On 25 July, the Israeli Interior Ministry’s District Planning Committee for Jerusalem said it had restarted the construction of 700 illegal settlements that were previously suspended due to President Biden’s visit to Israel.
The committee also confirmed a plan for 1,446 settlement units located between the illegal settlements of Har Homa and Givat Hamatos.
Watchdog and activist group Peace Now claims that the project, known as the ‘lower aqueduct plan’, is located next to the Green Line, which would block access between Palestinian neighborhoods on the outskirts of Bethlehem.
Experts suggest that such projects would increase the divide between residents in Bethlehem and nearby Palestinian neighborhoods in occupied East Jerusalem.
A week prior, on 20 July, Israeli settlers propped up a number of tents on Palestinian territory near the illegal settlement of Kiryat Arba in southern occupied West Bank
The Palestinian land on which the Israeli settlers set up their tents are owned by local Palestinian Hammouda Jaber, who told the Palestinian News and Info Agency (WAFA) that the settlers were accompanied by Israeli authorities.
This scheme is part of Israel’s preparations to build 4,427 illegal settlements in the occupied West Bank, according to numerous rights groups.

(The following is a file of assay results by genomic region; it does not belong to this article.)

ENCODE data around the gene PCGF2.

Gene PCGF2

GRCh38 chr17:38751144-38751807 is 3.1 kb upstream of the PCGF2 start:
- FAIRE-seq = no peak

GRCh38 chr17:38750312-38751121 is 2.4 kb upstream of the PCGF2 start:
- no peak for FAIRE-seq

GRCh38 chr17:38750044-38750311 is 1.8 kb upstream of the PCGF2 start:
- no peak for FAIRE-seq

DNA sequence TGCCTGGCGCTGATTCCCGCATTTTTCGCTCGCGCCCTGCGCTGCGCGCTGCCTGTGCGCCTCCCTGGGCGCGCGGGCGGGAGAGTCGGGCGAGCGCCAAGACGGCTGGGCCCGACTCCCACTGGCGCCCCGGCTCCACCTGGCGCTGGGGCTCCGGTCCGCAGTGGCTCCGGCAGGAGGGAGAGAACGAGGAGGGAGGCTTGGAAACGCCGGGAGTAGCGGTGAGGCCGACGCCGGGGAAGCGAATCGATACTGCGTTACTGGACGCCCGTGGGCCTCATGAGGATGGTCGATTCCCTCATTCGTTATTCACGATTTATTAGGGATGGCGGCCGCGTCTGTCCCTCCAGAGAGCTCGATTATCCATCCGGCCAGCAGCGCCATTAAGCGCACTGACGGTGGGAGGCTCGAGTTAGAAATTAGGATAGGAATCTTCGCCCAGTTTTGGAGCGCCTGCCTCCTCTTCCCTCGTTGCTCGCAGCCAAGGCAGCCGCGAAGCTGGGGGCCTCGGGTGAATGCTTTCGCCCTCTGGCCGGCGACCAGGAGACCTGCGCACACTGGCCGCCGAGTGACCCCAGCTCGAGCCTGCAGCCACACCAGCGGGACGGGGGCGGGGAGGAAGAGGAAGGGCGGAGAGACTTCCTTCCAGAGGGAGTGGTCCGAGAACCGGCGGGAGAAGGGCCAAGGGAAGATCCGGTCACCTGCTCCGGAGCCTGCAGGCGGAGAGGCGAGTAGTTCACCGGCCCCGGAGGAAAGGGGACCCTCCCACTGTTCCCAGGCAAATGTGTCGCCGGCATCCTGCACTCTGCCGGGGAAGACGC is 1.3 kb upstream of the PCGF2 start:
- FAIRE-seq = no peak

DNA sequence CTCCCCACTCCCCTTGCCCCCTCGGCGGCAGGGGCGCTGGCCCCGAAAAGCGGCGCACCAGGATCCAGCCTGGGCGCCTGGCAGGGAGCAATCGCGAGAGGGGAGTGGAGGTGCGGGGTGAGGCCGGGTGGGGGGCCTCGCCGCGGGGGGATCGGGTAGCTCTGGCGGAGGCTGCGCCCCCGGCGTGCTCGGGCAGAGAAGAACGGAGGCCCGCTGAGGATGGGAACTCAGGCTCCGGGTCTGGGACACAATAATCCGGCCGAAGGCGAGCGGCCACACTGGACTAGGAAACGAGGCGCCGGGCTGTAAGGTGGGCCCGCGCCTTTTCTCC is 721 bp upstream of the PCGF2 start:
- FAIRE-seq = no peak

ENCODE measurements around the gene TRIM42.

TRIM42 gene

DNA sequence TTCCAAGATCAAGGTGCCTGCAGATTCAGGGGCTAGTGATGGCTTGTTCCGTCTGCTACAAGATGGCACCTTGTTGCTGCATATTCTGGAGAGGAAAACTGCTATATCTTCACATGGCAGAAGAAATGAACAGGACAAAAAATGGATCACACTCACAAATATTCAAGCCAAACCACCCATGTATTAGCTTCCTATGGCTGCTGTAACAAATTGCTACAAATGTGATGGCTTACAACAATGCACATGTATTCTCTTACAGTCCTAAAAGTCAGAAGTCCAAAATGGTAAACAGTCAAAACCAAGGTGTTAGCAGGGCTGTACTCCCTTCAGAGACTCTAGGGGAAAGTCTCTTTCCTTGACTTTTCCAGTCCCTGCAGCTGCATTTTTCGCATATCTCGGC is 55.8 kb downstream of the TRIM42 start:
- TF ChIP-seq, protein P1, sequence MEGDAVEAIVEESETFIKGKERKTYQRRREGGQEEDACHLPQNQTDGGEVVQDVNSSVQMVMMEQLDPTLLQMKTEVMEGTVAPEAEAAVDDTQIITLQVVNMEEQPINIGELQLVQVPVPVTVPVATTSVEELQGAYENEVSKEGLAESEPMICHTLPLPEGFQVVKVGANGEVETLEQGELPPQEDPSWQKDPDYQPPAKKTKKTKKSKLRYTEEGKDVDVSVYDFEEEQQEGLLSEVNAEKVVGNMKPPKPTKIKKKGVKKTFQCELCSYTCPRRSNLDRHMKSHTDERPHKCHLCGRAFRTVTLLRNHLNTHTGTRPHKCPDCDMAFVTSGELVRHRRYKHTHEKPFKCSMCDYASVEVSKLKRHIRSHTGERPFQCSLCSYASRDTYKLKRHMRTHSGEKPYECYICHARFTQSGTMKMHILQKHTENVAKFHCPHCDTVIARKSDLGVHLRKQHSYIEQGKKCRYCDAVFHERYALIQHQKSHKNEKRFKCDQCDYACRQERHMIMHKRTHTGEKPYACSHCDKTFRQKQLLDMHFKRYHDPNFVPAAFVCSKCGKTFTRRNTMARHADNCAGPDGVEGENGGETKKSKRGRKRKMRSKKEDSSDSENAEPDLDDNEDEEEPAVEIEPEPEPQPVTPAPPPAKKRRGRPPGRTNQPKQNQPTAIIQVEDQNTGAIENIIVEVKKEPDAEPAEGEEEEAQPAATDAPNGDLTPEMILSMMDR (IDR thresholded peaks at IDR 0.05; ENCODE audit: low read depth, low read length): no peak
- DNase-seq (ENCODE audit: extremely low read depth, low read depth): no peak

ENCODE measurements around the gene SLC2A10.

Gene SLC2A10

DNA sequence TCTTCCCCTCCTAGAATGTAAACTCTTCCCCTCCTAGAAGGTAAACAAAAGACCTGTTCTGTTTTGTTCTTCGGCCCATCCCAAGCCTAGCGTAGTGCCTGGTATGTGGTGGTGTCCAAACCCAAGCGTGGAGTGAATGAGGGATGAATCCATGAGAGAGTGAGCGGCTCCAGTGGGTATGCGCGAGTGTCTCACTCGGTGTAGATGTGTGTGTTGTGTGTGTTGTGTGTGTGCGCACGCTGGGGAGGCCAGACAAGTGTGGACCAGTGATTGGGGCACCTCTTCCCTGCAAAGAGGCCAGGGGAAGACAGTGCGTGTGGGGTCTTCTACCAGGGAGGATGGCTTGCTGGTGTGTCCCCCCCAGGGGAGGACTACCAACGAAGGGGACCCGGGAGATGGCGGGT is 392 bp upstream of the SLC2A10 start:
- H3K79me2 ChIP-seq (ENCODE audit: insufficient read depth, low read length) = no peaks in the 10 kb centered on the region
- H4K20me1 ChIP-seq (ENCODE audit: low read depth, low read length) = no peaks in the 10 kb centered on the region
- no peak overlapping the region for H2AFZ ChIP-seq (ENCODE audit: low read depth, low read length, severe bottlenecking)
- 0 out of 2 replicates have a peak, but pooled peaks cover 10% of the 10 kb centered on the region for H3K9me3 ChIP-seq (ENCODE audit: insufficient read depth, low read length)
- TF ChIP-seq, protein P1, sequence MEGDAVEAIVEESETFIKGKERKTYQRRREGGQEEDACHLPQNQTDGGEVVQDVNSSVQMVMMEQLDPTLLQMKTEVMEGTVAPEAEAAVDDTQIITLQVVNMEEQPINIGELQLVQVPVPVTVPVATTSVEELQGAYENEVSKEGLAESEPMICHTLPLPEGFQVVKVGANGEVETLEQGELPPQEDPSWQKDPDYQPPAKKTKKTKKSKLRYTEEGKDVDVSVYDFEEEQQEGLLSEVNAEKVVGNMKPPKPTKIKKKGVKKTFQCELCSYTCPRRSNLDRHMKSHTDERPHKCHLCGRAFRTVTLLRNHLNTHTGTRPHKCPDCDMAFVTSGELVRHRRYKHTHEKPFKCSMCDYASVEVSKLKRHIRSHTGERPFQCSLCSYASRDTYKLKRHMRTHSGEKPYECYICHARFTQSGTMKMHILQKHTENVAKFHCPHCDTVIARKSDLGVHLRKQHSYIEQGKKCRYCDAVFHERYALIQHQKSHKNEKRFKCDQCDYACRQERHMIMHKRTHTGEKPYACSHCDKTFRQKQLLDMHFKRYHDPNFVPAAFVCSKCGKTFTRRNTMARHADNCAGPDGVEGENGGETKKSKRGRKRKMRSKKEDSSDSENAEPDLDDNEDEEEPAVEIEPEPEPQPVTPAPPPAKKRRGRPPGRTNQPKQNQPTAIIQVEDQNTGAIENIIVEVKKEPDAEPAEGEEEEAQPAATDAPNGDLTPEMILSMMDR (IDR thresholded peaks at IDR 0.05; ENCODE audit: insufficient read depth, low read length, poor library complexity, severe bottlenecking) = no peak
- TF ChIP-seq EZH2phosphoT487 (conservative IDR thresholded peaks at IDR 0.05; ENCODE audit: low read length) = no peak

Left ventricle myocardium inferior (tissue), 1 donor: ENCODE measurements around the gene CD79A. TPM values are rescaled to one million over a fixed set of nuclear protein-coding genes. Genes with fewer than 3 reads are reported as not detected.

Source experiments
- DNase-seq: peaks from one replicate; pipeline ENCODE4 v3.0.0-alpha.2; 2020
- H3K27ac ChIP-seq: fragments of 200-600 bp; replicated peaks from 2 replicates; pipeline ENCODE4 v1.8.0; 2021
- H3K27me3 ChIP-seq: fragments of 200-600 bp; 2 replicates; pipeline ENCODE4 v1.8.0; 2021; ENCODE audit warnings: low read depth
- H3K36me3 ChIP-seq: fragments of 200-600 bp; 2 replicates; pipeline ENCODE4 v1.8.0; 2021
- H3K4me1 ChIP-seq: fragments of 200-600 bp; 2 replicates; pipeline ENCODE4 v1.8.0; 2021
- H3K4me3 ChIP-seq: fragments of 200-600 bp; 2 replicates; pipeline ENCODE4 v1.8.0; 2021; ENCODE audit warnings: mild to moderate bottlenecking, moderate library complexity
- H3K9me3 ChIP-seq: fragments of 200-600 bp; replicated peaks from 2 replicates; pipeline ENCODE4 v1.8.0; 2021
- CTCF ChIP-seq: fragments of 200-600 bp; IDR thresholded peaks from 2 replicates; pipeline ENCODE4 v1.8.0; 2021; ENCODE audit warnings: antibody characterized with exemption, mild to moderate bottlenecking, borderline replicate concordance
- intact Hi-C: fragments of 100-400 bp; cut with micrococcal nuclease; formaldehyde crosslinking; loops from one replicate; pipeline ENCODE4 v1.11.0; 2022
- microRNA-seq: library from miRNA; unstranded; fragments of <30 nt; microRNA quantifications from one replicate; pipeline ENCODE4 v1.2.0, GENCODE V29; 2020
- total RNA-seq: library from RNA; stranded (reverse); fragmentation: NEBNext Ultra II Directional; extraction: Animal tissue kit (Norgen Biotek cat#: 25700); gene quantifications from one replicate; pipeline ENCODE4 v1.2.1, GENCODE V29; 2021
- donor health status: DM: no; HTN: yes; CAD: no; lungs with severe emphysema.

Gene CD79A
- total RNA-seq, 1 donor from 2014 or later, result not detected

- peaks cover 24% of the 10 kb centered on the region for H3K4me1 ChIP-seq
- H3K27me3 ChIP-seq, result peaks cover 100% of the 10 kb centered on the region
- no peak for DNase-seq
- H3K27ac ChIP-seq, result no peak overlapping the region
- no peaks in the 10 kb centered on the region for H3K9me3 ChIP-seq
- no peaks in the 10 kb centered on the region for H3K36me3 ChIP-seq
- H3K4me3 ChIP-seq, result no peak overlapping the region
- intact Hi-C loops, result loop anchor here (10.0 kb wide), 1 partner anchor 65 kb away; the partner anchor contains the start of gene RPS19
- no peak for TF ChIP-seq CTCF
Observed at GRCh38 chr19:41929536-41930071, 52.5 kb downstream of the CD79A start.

Back in May, Peace Now revealed that a total of 2,791 housing units had received final approval from the Civil Administration Planning Committee, and 1,636 units had been granted initial approval.
Plans to increase the occupation of the West Bank were leaked at a time of heightened tensions over the killing of Palestinian journalist Shireen Abu Aqla by Israeli forces in the refugee camp of Jenin.
Since 1967, over 700,000 settlers have migrated to illegal settlements across occupied West Bank and East Jerusalem, which currently houses 2.9 million Palestinians.
Israel’s colonization process is illegal under international law but has been maintained under all Israeli governments since 1967.
Settler communities are granted permission to build permanent structures connected to the electrical grid and water supply, while building permits for Palestinians living alongside them are almost always denied.
Many Palestinians live under the constant threat of eviction, and face a rising tide of settler violence designed to displace them from their homes.
The practice is considered by most of the international community to be illegal, and a major impediment to the achievement of lasting peace.